This classic book is set in the early 1900s in America’s poverty-stricken deep south. It tells the story of Celie, a young black girl who knows only struggle, segregation and suffering. She is repeatedly raped by her ‘Pa’ who then takes away the two children she bears, forced to marry an older man who mistreats her and then loses her beloved sister Nettie after she is sent away. She seems destined to a life of drudgery and pain. Then she meets the alluring singer Shug Avery and life begins to change for Celie. Shug is an independent woman who refuses to marry and has a career that takes her all over the country. She shows Celie there is a different life to be had and that everyone deserves to be loved. Slowly, Celie begins to embark on a journey of self discovery; finding her worth and finding joy in the most unexpected places.
I have had this book on my shelf for over three years. My partner bought it for me for my birthday that year as part of a theme of my favourite colour, purple. I’d obviously heard of the book and the film but had never thought or desired to read it before and in all honesty knew very little about it. As it was a gift I thought I would read it eventually, but it was never a high priority over the multitude of other books sitting waiting to be read. I decided to finally pick it up for three reasons: (1) I kept seeing it come up on Bookstagram, (2) the BookBum Book Club theme for September was ‘Back to School’ and the book is on current school curriculums, and (3) as part of Operation Clear Your TBR on Bookstagram.
As I knew little about this book I had absolutely no idea what to expect. I certainly wasn’t expecting the opening pages to hit you like a bomb, with the horror and violence of this young girl’s life is instantly thrown at you. I found my stomach in knots at her anguish and resignation to such a brutal existence forced upon her. Her helplessness breaks your heart as she allows herself to live this way. She knows fighting against how her Pa and husband treat her would mean ending up dead and to Celie being alive, even if it means suffering, is better than dead.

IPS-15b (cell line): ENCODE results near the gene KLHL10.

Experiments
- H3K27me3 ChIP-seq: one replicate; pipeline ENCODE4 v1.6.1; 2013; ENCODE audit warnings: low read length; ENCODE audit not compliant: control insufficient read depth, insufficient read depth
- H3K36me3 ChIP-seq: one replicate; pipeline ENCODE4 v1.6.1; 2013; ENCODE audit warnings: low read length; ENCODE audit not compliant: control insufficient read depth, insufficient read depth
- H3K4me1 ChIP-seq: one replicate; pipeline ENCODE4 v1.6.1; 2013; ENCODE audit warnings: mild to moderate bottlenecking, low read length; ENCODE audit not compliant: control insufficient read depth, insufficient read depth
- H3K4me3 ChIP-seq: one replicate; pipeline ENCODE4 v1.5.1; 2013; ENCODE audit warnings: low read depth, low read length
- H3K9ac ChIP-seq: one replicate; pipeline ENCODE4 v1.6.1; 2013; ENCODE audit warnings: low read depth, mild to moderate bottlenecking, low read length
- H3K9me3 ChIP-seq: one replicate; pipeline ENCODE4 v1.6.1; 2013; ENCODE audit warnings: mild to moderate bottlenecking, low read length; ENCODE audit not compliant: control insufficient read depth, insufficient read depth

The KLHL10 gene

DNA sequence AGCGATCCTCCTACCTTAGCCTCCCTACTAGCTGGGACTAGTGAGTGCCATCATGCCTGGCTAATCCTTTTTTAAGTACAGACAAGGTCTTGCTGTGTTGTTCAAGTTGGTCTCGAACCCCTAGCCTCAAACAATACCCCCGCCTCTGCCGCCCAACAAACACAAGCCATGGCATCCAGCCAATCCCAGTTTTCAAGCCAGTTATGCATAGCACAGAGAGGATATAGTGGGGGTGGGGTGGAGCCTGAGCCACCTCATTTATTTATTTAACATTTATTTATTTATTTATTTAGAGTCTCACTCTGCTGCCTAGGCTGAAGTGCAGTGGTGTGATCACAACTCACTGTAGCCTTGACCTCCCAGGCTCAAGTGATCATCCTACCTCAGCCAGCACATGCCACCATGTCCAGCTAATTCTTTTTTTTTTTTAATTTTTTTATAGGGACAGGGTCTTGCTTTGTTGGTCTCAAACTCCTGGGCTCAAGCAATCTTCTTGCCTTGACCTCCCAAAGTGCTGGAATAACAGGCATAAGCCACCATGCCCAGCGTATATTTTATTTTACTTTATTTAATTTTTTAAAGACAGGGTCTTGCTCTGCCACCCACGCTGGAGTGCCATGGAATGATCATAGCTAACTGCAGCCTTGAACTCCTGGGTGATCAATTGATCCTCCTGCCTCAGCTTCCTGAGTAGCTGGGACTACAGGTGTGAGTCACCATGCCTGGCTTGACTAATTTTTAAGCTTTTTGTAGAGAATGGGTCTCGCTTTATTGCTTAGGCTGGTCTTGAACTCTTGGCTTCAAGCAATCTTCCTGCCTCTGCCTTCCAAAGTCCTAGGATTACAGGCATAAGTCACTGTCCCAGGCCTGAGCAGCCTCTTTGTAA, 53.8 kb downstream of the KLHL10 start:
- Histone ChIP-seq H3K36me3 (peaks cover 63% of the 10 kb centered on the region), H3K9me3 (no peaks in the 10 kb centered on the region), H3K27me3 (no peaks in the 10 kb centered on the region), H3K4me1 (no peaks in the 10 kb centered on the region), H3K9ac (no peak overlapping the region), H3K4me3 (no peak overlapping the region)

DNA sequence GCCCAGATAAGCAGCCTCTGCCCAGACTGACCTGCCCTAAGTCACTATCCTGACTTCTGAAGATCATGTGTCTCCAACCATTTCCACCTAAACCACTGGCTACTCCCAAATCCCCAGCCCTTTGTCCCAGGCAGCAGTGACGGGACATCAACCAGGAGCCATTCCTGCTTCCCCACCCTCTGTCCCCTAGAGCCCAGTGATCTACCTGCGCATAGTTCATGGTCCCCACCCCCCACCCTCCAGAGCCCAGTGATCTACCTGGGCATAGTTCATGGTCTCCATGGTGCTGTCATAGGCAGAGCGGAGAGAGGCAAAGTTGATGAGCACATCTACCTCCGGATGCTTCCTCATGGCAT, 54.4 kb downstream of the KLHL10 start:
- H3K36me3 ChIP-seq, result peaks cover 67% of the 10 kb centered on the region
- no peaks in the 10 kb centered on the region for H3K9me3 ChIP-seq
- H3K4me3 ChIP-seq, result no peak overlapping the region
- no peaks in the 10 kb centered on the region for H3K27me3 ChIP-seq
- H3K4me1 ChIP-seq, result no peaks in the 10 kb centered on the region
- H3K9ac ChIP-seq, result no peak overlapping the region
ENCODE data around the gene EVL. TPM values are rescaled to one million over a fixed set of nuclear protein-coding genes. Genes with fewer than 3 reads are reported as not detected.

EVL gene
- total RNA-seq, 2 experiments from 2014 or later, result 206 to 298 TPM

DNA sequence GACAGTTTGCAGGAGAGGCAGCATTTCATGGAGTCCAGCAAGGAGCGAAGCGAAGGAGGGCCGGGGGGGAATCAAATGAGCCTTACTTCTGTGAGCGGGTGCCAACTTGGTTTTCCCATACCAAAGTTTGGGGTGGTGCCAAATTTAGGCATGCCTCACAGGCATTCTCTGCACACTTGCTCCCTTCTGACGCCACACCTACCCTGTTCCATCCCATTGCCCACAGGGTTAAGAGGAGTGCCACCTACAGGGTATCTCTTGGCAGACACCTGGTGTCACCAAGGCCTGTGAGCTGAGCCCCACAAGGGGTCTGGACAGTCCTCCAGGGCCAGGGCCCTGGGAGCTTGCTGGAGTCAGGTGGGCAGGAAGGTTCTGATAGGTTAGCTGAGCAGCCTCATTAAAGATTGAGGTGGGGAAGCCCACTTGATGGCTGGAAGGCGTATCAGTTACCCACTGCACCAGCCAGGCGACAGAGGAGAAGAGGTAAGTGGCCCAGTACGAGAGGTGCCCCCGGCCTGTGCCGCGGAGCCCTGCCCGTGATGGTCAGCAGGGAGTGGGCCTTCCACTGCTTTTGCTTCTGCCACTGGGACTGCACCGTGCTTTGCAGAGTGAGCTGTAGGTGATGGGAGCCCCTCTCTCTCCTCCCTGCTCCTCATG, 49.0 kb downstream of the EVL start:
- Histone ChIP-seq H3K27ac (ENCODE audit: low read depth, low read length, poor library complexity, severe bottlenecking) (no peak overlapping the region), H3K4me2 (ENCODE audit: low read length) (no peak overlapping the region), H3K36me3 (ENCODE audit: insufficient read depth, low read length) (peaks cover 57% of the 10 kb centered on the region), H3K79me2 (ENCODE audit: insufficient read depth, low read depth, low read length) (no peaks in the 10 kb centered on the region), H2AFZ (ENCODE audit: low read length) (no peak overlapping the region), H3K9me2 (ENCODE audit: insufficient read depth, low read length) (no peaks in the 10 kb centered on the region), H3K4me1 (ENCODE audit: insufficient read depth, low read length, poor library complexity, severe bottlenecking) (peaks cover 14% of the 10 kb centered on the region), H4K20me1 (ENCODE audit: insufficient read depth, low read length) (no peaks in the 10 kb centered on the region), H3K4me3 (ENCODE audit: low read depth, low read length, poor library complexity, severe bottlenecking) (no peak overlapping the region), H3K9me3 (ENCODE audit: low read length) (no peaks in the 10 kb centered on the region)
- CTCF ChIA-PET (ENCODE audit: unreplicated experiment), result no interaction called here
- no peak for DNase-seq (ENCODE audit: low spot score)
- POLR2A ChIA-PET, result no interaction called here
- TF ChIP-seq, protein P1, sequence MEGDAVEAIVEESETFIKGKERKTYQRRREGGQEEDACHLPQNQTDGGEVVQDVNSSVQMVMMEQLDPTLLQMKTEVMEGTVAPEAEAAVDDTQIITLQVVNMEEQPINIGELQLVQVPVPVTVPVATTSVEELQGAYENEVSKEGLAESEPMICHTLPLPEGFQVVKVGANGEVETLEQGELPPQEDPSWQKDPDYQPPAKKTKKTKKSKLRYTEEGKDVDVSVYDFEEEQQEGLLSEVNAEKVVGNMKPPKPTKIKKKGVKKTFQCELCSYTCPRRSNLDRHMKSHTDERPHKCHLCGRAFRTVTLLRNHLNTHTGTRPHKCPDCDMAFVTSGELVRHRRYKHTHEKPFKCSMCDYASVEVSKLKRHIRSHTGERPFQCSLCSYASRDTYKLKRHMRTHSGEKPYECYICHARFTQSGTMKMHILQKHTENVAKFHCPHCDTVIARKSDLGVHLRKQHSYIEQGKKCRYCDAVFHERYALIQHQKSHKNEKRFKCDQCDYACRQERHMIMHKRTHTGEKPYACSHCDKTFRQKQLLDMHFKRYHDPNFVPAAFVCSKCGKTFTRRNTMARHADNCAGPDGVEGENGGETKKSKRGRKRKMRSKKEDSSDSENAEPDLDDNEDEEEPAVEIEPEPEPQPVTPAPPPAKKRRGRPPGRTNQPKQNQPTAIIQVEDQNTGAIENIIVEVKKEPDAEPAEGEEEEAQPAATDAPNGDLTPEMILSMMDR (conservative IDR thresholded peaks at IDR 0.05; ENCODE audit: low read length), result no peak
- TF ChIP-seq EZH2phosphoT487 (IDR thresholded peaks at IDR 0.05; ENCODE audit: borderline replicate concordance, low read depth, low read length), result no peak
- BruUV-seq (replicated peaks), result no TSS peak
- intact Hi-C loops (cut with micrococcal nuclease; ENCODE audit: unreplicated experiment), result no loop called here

I did initially find the book hard to read as it is written exactly how Celie speaks and it takes a little time to adjust to that. However I do think writing the book that way helps the tone of the book and enables you to really get inside Celie’s mind. I also loved how it was written as letters. To me this felt like I was really reading about someone’s life and not a work of fiction.
Having now read The Color Purple I have no idea why I waited so long. It is a beautifully written book that is haunting, heartbreaking and wonderful all at the same time. I devoured this book and could have read it in one sitting very easily. This novel deserves it’s classic status and if you haven’t read it then I suggest you do so as soon as possible.